Obviously, this is the sequel to Europa Universalis (2000), which starts from the "discovery" of the New World in 1492 and tracks three centuries of European history and imperialism across the globe, as seen through the eyes of 75 European Nations. Europa Universalis II is simply a more sophisticated update; it covers the same time and theme as the original, except with a lot more detail and depth. You get to mess with up to 180 different nations, including a number outside Europe, like China or the Native Americans - and you can either conquer or play any one of them! This isn't just a RISK style game of moving armies about: religious struggles, missionaries, expeditions, diplomacy and a wealth of other details are also just as important. Policy decisions are a big factor - tight centralised control? strengthen the aristocracy? type of government? personal freedom for your citizens? National stability? Europa Universalis goes as far to reproduce cultural, religious and linguistic differences between states and peoples, making it tricky to conquer and hang on to a foreign nation with a different religion and language. On top of that, it also recognises the vast role religion played in all those European wars during the period. This is historical gaming that - for once - really is historical!

Its all somewhat daunting. But, like all high calibre games, once you've put in the effort to learn it, you'll almost certainly get a lot more out of it. Just be prepared for a long and involved learning curve.

Europa Universalis (2000)
The original PC game was based on an old French board game.

Europa Universalis II (2001)
Expanded on the initial premise, adding more detail to all the facets of the game, and extending the time period it covered, from the Middle Ages to the 19th Century.

An expansion: Europa Universalis: Crown of the North (2003) which goes backwards in time (1275-1340) and heads north to Scandinavia to the only civil war Sweden ever had.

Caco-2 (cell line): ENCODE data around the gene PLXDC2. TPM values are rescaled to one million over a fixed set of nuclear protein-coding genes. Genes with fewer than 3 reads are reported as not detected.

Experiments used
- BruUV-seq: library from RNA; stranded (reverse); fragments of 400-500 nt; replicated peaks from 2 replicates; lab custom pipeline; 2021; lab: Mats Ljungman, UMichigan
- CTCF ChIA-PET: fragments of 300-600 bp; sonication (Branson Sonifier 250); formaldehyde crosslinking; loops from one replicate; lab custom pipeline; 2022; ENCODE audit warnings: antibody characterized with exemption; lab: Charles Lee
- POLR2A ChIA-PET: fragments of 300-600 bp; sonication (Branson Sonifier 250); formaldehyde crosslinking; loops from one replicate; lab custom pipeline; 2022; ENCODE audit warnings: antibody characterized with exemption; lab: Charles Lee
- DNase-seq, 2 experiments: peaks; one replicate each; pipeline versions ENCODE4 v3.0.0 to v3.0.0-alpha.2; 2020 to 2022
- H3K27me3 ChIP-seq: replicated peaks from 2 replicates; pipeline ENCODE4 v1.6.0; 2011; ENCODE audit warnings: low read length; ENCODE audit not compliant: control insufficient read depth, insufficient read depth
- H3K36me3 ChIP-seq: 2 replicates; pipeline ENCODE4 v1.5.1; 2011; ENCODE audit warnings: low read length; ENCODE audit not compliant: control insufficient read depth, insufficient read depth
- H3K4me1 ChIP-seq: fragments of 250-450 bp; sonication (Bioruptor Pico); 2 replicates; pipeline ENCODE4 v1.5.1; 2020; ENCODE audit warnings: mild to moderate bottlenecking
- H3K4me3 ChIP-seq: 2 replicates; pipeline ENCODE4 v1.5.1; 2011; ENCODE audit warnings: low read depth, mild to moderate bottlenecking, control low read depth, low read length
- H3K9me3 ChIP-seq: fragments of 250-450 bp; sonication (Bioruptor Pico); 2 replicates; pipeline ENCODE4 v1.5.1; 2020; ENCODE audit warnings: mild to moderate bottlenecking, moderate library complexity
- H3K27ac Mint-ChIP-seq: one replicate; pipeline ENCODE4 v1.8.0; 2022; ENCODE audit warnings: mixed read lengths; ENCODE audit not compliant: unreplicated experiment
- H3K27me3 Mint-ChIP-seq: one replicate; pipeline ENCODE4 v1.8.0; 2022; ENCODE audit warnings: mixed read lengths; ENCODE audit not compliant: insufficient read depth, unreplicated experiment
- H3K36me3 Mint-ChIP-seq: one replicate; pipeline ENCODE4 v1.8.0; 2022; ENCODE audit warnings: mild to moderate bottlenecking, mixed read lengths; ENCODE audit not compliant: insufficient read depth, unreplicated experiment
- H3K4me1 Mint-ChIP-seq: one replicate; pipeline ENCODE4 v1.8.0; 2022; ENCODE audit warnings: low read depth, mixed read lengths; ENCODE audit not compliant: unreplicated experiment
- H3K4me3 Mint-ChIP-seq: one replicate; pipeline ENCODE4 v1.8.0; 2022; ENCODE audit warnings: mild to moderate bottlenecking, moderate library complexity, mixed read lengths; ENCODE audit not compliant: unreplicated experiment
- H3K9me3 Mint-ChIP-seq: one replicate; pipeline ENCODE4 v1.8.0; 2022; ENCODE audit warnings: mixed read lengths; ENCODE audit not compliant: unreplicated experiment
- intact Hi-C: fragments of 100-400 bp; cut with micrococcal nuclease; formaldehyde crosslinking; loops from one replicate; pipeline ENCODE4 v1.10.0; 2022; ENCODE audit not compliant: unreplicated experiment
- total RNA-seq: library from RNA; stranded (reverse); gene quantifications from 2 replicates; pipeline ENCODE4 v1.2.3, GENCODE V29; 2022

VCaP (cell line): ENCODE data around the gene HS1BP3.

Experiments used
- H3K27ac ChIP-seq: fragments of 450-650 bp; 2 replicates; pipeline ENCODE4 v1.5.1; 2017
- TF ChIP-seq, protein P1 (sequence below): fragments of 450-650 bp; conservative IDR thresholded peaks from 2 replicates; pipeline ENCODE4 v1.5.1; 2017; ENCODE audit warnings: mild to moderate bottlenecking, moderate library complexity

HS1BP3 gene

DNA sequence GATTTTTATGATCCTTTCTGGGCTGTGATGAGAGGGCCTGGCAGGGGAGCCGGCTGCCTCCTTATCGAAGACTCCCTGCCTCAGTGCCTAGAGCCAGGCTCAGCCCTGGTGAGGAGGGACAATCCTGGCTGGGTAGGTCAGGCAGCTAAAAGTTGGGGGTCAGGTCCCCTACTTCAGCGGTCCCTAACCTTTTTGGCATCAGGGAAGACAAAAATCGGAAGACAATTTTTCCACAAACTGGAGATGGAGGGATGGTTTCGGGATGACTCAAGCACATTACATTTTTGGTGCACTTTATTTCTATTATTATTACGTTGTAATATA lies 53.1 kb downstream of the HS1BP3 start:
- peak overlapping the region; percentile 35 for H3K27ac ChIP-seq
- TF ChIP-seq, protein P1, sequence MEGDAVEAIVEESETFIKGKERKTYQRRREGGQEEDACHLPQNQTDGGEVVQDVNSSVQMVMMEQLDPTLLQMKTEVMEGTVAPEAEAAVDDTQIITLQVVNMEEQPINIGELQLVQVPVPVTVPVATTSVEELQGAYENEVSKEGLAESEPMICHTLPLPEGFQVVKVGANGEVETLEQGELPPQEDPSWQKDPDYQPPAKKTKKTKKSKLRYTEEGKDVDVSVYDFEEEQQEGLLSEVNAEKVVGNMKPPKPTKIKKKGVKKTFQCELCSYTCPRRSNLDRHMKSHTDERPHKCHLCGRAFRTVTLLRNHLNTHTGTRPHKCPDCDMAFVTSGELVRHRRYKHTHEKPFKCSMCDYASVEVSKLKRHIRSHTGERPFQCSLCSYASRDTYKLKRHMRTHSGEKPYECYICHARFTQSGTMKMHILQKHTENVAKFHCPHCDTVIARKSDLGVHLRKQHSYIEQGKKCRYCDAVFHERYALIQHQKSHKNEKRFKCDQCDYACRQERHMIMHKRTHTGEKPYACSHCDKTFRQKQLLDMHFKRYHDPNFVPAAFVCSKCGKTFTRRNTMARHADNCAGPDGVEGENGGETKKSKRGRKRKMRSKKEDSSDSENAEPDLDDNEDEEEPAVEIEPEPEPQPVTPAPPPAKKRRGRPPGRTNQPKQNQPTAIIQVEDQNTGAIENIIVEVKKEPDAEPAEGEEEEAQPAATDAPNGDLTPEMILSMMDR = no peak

Europa Universalis III (2007)
This took the 3D route. Like the previous sequel it feels more like an enhancement to the game than an extension.

It has its own expansion, Europa Universalis III: Napoleon's Ambition.

Europa Universalis: Rome (2008) takes a completely different tack and places the game classical Ancient Times.

There's also an expansion coming for it, too: Vae Victis.Back

Imperial Glory (2005)

A Total War clone developed by Pyro Studios and published by Eidos, set around the French Revolution and the Napoleonic Wars. Imperial Glory pits the large European empires of the day against each other. This uses a turn based map to stage the global picture, and resolves individual battles in a real time tactical engine that stretches from the deserts of the middle east, the green hills of England, the frozen Russian steppes and a new environment of naval warfare on the high seas, when the entire world's oceans became battlegrounds for the first time.Back

Imperivm

See Celtic Kings Series.

Medieval: Total War (2002)

This is an excellent turn based strategy that resolves its battles in an expansive, sprawling real time environment. The battles are amazing (although the graphics might seem a bit dated these days) and the turn based strategy component was so good that it almost overshadows the battles themselves! A beautiful blend of big picture strategy and the down and dirty tactics of an actual battle. Definitely worthy of classic status. See also Total War Series.Back

Rome: Total War (2004)

See Total War Series.Back

Stronghold: Crusader (2002)

The next title in the Stronghold (2001) game series. Stronghold was a castle building, management and sieging game set during the Crusades. Stronghold: Crusader is not quite a sequel, but not an expansion pack either. This stand-alone title reigns in the castle building angle to concentrate more on the battles around them.You can play the single player campaign either as Richard the Lionheart or the great Arab leader Saladin, contesting the Holy Land during the Crusades. Single player and multiplayer modes also offer a large number of game variations where you can fine tune the game parameters to a high degree for different types of games. This adopts simplified versions of economic elements you've seen in The Settlers - or rather, like the Caesar series of games, crossing them with the straightforward RTS model of Age of Empires.

Its more strategy orientated than build orientated, though. You still get to plant farms, chop trees, mine metals and hammer stone, but all these details have been stripped back and streamlined in favour of a fast paced, strategic game. Stronghold wasn't as much about castle building as it was about building a town with walls and a keep and constantly fighting marauding AI's. Graphics are 2D and a wee bit plain, but its well worth a look, though.Back

Total War series

This is a huge historical war series that's been running over a decade now. Developed by Creative Assembly and more recently in tandem with Sega Studio Brisbane, each release picks a particular era and place and simulates the political, economic and military aspects of that time. The big picture is handled by a turn based game, while individual battles are resolved tactically in a real time engine and environment.